Ron Kaufman is a global consultant who specializes in building service cultures. He is the author of UP! Your Service and 14 other books. His firm, UP! Your Service, has offices in Singapore and the U.S.






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Insane True Crime Stories

November 22, 2011 Ivan Teh - RunningMan 0 Comments

Insane True Crime Stories


In case anyone doubted we live in a truly strange world, here are 3 real-life, true crime stories, so strange, they could be filmed and made into movies. 


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Grandmother Soothes Burglar To Sleep
15-Jul-2004

Source: http://articles.sfgate.com/2004-07-15/news/17432891_1_home-invasion-elderly-woman-vasquez-first


Through prayer, milk and a banana, a 73-year-old Lafayette grandmother soothed a robber to sleep, according to Lafayette police.

The elderly woman did not recognize Juan Garcia Vasquez on the night he allegedly broke into her home intending to steal money or jewelry, although investigators later learned that he had done some landscaping once at her home and admitted to "returning to the house on a couple of other occasions," Lafayette Police Detective Paul Zill said today.

Vasquez first tried to enter the woman's home through a window around 1 a.m. Saturday but the glass broke, which woke up the woman, according to Zill.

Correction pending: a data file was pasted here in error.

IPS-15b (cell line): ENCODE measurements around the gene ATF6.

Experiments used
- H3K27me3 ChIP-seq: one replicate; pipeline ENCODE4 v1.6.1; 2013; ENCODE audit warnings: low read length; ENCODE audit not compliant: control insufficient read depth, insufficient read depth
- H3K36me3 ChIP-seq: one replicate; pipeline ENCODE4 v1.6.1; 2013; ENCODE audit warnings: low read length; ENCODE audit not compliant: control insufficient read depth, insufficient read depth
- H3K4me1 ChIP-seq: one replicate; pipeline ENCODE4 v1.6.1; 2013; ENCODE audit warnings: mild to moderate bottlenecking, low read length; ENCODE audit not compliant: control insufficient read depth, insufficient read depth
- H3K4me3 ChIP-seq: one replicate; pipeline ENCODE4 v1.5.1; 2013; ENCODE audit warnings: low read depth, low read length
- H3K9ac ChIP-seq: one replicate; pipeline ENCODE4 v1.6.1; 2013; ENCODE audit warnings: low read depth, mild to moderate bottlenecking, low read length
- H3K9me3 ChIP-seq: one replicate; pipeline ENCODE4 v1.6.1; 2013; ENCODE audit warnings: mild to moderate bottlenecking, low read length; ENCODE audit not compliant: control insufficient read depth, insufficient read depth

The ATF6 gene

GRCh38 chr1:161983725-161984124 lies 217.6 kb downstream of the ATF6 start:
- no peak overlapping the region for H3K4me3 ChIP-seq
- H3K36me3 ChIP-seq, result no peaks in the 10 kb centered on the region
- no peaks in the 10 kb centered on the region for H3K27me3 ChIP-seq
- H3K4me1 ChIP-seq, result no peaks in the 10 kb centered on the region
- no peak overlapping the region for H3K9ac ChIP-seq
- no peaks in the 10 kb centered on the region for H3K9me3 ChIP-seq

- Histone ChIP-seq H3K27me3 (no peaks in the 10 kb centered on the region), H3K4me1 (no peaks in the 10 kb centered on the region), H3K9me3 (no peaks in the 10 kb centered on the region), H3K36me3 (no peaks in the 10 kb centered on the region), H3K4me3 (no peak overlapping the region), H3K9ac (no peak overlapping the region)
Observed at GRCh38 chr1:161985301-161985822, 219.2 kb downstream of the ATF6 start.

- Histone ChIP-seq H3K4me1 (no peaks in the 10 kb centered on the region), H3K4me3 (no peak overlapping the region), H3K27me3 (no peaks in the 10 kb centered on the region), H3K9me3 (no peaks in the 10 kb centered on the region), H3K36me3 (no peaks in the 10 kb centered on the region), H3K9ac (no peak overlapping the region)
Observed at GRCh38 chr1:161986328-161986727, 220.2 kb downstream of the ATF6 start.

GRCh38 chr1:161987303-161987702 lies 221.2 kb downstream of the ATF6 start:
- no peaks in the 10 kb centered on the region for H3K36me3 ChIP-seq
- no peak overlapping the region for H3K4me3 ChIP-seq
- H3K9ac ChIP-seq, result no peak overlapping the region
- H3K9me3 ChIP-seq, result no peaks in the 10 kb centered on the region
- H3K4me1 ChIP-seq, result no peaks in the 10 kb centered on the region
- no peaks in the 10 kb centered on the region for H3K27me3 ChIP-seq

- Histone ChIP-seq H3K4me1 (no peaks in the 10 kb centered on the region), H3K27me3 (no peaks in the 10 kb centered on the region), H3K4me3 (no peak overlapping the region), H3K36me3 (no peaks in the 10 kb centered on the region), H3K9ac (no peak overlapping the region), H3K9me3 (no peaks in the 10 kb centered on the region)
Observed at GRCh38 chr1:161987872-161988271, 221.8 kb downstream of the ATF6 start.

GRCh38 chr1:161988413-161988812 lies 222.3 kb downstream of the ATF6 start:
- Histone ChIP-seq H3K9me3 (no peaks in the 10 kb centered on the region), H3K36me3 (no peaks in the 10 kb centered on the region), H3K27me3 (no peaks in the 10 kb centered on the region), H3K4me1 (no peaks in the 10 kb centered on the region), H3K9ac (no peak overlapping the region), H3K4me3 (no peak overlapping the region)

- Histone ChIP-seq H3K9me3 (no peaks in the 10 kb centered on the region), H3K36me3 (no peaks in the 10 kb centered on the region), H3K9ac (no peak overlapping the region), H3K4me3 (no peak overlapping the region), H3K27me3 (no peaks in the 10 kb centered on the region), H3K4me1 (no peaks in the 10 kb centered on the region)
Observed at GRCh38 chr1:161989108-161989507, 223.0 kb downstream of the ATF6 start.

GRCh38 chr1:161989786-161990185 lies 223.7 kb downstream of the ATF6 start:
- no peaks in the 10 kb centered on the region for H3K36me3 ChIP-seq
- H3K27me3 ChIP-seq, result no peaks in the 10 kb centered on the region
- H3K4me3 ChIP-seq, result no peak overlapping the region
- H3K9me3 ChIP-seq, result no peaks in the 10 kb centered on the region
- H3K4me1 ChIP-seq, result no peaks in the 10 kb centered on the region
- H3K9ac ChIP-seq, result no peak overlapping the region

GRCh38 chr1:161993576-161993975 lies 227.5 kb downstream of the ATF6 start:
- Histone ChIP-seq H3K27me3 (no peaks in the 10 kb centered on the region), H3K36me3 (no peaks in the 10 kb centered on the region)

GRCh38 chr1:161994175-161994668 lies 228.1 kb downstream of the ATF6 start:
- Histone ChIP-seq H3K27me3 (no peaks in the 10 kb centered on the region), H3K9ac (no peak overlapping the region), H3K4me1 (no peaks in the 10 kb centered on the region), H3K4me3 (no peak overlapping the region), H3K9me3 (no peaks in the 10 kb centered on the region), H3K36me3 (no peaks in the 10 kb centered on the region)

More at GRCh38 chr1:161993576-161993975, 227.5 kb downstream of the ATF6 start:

"She then did something she probably shouldn't have, and that is when something bizarre is going on in the middle of the night, don't open the front door," Zill said.

As soon as she did, Vasquez grabbed her and put a cloth over her mouth to muffle her screams, according to authorities.

The two eventually calmed each other down and sat on the couch. But as soon as they did, Vasquez's stomach growled and as most grandmothers would, she promptly stood up, went to the kitchen and got her guest something to eat, Zill said.

She offered him eggs, but according to Zill, the burglar wanted a banana and a glass of milk instead.

"He didn't speak English that well and she didn't speak Spanish so they used the international language of pointing and nodding," Zill said.

The woman then pulled out some pictures of Saint Theresa and a church nametag and prayed next to him, hoping he was religious. She also showed him pictures of her grandchildren and shared stories about them, according to police.

Eventually, Vasquez needed to use the restroom. Demonstrating that manners must never be forgotten, even during a home invasion, when he returned from the facilities, Vasquez thoughtfully communicated to the woman that he had used the last of the toilet paper, Zill said.

He then sat back down, and promptly fell asleep.

When she was sure her assailant was completely out, she fled to the bathroom and barricaded the door. She had a cordless phone with her that she had grabbed and hidden when her assailant was in the restroom, according to Zill.

Since Vasquez had asked her earlier not to talk the police, she complied with his wishes and called her daughter instead of police, Zill said.

Her daughter called the police around 2:45 a.m. and they arrived a short time later to find Vasquez walking down the hallway near the bathroom, authorities said.

Vasquez was taken into custody without incident. Prosecutors charged him Wednesday with burglary, false imprisonment of an elder, with an enhancement for battery committed against a person known to be an elder, according to court documents.